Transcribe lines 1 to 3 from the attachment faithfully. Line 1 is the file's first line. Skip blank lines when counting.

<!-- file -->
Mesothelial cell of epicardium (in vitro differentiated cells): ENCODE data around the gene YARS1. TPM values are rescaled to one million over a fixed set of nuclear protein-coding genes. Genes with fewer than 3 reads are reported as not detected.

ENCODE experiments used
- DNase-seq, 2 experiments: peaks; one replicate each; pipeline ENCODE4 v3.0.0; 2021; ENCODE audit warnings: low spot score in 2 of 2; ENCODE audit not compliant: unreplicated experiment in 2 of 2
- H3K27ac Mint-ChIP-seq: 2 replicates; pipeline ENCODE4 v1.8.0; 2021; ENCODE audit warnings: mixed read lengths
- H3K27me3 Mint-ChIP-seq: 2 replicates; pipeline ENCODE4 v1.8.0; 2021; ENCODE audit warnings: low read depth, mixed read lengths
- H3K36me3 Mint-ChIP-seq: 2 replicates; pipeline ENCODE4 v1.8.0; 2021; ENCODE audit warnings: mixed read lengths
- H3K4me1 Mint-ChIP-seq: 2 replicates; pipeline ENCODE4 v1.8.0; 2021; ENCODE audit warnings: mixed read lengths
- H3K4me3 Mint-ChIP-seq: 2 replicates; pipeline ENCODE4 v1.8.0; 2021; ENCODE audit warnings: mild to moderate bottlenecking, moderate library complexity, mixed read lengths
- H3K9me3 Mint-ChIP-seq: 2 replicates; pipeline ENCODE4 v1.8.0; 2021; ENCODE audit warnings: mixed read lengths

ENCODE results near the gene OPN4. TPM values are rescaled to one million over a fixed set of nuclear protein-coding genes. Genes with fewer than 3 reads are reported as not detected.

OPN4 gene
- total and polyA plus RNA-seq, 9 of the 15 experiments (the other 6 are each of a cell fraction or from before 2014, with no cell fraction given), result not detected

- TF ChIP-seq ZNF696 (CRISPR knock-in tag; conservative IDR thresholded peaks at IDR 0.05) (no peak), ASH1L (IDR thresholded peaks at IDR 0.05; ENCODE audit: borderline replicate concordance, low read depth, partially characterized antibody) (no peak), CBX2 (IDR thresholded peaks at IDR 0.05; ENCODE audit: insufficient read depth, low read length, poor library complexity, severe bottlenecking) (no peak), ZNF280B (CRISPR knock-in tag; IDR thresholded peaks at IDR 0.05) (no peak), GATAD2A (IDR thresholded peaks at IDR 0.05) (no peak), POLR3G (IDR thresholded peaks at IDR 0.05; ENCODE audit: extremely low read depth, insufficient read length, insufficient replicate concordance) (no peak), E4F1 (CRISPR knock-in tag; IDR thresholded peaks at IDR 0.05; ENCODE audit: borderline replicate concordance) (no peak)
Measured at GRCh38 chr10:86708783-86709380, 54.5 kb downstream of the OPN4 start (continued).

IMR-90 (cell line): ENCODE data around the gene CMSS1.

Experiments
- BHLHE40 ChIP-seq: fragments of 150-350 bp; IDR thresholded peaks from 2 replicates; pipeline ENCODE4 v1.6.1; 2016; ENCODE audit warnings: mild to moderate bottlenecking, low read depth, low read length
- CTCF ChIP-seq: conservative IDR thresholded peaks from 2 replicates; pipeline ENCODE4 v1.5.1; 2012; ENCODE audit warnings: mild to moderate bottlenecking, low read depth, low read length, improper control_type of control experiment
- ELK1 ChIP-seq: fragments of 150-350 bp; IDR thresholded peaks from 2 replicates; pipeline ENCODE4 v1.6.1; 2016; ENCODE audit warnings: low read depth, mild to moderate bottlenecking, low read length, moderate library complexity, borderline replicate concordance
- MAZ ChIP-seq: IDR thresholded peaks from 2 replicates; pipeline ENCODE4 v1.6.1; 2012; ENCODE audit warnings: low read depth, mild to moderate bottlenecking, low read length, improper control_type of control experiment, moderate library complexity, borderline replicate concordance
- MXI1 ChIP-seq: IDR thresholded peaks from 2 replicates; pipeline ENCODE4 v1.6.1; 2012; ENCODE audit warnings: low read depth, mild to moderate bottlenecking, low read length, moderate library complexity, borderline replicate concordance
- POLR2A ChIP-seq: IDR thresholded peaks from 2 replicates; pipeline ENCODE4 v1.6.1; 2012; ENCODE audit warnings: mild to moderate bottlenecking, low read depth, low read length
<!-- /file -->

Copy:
Mesothelial cell of epicardium (in vitro differentiated cells): ENCODE data around the gene YARS1. TPM values are rescaled to one million over a fixed set of nuclear protein-coding genes. Genes with fewer than 3 reads are reported as not detected.

ENCODE experiments used
- DNase-seq, 2 experiments: peaks; one replicate each; pipeline ENCODE4 v3.0.0; 2021; ENCODE audit warnings: low spot score in 2 of 2; ENCODE audit not compliant: unreplicated experiment in 2 of 2